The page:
Responding to questions on other topics, Hunt said:
• Seattle megachurch pastor and non-Southern Baptist Mark Driscoll “stole the show” on the first day of the SBC meeting.
Driscoll and his Acts 29 church-planting movement have attracted a huge national following, particularly among young pastors. But he has drawn the ire of older generations, particularly for his use of profanity and discussion of vulgar topics, grunge dress and acceptance of alcohol use.
Several motions presented from the floor of the convention opposed Driscoll and chastised Southern Baptists for affiliating with him.
“I don’t know him; I’ve never met him,” Hunt said. “I do know a lot of young men like to follow his blogs and his podcasts.”
Hunt also said efforts to mandate that Southern Baptists shouldn’t work with Driscoll are out of line.
“The entire premise of being a Baptist is thrown under the bus when you start telling someone who they can fellowship with,” he said. “We believe in the priesthood of the believer.”
• Calvinism is “part of our history,” despite some messengers’ condemnation of the theological system named for the 16th century Christian reformer.
“This debate has been alive 400 years,” Hunt said, referencing the longstanding strain of Calvinism in Baptist life. “There are wonderful men and ladies on both sides. The Baptist tent is large enough for both.”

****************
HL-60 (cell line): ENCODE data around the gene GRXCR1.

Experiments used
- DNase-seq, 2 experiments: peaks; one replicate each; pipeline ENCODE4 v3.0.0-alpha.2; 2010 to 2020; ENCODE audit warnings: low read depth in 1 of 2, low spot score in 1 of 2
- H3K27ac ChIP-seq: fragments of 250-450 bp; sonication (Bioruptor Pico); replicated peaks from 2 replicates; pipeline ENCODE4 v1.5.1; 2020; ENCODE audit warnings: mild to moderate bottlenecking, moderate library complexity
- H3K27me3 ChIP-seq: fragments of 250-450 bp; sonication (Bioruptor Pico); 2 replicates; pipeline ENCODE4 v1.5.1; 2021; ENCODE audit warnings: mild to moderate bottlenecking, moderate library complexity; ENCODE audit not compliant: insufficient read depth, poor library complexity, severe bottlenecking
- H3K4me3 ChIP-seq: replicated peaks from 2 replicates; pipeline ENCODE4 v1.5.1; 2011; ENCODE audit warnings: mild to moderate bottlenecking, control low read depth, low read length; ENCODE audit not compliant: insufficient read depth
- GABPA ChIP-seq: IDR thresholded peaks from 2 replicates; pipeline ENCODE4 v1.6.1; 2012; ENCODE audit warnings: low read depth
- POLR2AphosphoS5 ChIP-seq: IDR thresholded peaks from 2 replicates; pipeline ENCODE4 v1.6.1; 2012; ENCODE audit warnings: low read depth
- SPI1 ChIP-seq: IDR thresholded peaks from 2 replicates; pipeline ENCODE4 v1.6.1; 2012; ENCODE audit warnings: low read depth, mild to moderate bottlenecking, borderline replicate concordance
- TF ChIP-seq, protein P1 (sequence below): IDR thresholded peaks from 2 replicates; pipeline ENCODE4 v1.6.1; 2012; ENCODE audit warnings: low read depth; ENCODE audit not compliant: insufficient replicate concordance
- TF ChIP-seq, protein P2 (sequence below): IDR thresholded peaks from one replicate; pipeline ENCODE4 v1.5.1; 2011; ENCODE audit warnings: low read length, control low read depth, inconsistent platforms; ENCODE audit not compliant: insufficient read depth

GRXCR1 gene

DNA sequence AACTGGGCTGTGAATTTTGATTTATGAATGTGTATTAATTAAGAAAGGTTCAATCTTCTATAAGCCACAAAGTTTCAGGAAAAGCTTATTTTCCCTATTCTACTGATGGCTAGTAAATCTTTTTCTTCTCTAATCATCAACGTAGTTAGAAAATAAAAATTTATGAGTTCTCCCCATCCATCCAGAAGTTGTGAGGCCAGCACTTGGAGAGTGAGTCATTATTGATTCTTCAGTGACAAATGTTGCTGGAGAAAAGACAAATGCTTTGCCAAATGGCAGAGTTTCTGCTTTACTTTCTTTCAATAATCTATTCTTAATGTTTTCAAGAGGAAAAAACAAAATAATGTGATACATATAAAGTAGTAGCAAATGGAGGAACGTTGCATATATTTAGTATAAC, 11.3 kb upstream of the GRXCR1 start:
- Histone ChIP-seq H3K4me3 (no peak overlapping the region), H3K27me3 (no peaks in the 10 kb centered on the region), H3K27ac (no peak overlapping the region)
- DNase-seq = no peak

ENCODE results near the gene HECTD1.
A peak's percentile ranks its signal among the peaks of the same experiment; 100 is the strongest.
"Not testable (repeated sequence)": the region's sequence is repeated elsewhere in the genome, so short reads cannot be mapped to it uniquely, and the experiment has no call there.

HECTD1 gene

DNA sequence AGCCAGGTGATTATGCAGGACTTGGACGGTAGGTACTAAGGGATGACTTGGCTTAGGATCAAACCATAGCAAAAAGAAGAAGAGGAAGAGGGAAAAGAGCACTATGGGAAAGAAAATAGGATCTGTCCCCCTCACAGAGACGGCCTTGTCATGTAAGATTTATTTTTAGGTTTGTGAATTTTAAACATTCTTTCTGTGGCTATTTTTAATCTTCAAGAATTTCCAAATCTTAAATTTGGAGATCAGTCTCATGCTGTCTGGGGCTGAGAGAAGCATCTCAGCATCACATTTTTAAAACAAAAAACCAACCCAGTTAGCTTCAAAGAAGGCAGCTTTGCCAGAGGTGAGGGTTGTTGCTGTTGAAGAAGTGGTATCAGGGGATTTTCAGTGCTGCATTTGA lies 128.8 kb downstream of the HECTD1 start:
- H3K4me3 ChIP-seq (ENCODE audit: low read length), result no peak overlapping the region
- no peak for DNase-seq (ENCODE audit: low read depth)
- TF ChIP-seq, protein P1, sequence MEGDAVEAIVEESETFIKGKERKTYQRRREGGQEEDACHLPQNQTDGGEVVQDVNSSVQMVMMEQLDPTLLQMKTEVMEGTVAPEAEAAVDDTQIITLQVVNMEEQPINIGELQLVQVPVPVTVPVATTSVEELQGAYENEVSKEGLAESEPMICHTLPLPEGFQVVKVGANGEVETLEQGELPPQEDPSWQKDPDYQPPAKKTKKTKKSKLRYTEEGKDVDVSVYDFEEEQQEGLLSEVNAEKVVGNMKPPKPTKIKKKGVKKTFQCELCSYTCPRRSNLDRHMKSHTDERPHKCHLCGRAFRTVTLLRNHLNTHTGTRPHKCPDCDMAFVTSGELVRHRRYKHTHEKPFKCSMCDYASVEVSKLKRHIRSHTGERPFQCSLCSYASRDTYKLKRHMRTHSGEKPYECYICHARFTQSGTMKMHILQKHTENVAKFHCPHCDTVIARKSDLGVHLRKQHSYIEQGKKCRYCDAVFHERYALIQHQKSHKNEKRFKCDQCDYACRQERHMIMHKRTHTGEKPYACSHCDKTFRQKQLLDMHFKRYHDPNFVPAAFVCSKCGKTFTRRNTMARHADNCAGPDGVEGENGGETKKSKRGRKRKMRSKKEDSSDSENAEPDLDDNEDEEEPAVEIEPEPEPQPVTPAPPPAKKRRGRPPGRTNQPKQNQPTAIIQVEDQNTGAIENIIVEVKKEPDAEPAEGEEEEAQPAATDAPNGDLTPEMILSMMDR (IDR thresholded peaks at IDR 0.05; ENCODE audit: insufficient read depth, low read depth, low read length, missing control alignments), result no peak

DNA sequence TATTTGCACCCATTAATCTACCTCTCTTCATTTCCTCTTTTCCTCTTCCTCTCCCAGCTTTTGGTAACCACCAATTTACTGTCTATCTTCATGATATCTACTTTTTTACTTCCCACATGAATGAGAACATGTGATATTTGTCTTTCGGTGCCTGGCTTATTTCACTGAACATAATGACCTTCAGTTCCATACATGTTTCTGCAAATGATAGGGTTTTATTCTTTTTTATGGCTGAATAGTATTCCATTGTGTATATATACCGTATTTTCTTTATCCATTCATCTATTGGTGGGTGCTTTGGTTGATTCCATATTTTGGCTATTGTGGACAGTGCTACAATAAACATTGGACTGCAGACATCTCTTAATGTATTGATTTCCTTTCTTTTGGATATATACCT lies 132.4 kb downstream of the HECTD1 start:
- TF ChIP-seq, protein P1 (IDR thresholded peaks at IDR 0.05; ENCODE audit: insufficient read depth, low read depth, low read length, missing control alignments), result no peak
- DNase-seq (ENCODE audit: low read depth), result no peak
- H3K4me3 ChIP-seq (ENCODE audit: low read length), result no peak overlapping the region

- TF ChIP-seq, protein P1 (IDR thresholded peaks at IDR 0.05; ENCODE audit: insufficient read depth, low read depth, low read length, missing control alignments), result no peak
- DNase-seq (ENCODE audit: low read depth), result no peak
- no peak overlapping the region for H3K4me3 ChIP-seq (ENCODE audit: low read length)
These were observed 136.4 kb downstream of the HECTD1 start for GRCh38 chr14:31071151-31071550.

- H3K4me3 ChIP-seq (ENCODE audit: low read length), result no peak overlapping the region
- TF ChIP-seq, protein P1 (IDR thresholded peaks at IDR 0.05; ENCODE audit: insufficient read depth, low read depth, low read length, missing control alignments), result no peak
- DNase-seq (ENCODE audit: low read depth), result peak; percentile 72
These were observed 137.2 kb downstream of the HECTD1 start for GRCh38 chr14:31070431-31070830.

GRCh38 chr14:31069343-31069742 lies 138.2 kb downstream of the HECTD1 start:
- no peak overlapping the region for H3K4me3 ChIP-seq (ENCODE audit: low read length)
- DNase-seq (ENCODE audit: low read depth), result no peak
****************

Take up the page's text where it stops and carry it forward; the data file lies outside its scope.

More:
• Inviting President Barack Obama to speak to the SBC meeting would have been “unwise” this year.
Hunt said he was not aware that any invitation had been extended to Obama, even though George W. Bush consistently addressed the convention’s annual meetings through live broadcasts.
“We will have a resolution to really honor our president, especially in context of his being the first African-American person to be elected president,” Hunt said. “We have much to celebrate, but many conservative believers are troubled by his policies. So, it would have been unwise to invite him.”
The convention likewise did not invite Republican political leaders to address this year’s annual meeting “because we want to give our prayer support to our president,” he said.
• U.S. Christians don’t need to be worried about the possibility of being thrown in prison for preaching the gospel or accused of hate crimes for addressing moral issues.
“I’m not overly concerned (about that), especially if our preachers stay in the context of preaching biblical truth,” Hunt said. “But if the day comes when we would be in prison for preaching the gospel, we would join Christians in about two-thirds of the rest of the planet.”
U.S. Christians should not believe political resistance could prevent them from preaching the gospel, especially in light of the testimonies of faithfulness from so many of their sisters and brothers around the globe, he said.